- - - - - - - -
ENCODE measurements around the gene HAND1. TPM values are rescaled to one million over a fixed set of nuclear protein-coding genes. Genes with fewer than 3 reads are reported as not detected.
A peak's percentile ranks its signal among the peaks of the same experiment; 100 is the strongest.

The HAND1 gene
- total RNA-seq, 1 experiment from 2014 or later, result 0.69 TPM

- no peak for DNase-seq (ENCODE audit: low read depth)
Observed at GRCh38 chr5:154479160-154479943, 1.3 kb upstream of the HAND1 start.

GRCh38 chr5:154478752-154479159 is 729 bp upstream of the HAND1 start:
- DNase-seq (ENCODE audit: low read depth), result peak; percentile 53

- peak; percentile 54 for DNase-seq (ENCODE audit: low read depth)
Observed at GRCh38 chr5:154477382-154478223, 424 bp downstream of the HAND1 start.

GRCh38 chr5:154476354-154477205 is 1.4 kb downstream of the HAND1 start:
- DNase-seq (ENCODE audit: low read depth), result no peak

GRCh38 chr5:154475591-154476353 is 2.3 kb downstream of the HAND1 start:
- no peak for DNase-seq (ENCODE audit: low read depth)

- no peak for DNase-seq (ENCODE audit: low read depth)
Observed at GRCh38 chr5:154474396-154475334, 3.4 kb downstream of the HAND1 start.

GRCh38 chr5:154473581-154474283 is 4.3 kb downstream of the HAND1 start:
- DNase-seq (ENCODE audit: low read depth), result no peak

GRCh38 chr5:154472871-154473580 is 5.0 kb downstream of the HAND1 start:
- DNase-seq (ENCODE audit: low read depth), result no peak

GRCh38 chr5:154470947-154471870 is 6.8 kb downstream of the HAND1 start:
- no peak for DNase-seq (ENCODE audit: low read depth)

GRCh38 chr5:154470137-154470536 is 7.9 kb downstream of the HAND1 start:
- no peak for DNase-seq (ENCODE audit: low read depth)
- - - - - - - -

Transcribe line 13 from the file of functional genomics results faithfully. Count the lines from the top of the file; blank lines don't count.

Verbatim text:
GRCh38 chr5:154475591-154476353 is 2.3 kb downstream of the HAND1 start: